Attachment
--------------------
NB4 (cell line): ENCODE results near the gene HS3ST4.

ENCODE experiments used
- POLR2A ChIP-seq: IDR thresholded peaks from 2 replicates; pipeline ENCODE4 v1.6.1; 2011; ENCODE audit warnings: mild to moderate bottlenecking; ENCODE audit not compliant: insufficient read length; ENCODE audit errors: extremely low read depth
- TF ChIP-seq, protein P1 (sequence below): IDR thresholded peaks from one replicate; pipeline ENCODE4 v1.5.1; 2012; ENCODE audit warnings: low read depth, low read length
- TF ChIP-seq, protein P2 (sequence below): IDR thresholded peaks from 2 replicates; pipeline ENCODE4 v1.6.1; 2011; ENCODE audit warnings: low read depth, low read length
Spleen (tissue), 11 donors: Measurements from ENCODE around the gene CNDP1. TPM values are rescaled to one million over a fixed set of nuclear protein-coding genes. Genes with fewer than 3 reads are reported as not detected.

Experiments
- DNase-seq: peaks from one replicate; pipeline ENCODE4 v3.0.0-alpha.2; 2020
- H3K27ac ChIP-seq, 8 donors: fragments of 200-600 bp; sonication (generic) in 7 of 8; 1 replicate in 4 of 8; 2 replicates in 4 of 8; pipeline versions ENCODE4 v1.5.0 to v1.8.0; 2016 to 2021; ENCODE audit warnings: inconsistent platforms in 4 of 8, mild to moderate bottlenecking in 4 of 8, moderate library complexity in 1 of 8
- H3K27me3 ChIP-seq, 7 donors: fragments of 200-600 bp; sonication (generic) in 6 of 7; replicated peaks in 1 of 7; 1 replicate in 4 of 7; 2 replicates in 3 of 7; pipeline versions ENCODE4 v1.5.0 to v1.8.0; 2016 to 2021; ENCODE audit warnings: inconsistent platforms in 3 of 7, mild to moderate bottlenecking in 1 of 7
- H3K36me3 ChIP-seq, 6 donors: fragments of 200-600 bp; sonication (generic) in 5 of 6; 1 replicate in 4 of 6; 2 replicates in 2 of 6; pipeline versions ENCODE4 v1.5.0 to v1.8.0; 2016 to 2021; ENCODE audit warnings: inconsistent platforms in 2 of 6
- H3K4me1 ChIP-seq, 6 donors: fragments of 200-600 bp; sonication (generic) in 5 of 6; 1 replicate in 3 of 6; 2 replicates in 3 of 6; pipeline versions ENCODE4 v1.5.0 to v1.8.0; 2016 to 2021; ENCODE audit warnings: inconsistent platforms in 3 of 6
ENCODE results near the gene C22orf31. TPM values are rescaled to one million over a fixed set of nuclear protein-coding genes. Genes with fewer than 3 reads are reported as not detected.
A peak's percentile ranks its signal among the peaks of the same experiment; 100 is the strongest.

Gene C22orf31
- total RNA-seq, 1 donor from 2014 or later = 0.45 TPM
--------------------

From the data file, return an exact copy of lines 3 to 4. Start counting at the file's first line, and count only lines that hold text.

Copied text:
- POLR2A ChIP-seq: IDR thresholded peaks from 2 replicates; pipeline ENCODE4 v1.6.1; 2011; ENCODE audit warnings: mild to moderate bottlenecking; ENCODE audit not compliant: insufficient read length; ENCODE audit errors: extremely low read depth
- TF ChIP-seq, protein P1 (sequence below): IDR thresholded peaks from one replicate; pipeline ENCODE4 v1.5.1; 2012; ENCODE audit warnings: low read depth, low read length